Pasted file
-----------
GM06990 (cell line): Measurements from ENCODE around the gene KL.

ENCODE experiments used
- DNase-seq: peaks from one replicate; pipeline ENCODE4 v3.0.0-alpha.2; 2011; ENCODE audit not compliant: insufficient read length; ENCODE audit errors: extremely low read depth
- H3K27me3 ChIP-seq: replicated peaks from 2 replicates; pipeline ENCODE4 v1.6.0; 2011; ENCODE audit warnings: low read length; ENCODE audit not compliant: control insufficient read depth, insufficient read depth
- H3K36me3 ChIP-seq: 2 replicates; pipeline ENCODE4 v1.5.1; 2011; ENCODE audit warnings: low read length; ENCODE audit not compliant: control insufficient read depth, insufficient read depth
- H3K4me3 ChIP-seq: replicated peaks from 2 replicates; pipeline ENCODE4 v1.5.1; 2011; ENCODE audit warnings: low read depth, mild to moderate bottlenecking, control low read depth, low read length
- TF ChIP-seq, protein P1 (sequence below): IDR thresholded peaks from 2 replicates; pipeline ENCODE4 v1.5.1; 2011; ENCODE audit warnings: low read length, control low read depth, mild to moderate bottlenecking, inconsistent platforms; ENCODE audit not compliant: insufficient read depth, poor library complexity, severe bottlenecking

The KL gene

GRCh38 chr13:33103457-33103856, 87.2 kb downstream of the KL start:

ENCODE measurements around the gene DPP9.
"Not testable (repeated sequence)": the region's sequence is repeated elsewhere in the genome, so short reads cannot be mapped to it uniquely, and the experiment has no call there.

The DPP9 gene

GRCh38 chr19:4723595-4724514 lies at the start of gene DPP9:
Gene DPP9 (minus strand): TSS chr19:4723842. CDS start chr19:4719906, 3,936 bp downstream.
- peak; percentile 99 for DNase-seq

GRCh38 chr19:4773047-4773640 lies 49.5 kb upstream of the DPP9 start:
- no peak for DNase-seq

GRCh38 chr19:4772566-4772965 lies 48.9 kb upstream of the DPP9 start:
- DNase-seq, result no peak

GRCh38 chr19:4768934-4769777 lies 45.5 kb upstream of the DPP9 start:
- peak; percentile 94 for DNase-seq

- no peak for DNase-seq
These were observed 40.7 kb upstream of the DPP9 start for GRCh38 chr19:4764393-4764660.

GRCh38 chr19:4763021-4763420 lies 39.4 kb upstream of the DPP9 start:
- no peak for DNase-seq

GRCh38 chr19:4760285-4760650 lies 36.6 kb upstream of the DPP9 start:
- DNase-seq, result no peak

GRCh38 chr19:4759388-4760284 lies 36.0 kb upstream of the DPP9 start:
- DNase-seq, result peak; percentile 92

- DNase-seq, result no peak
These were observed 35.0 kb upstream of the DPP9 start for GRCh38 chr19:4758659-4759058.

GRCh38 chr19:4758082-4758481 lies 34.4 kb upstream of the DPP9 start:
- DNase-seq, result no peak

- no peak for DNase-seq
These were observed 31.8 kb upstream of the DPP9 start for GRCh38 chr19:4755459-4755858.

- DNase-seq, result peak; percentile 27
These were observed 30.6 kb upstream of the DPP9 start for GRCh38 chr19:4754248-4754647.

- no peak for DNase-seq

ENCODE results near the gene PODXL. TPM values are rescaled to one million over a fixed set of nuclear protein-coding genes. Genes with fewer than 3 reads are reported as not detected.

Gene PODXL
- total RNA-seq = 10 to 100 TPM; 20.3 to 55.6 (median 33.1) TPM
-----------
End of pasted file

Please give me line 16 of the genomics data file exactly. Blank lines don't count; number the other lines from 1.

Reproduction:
GRCh38 chr19:4773047-4773640 lies 49.5 kb upstream of the DPP9 start: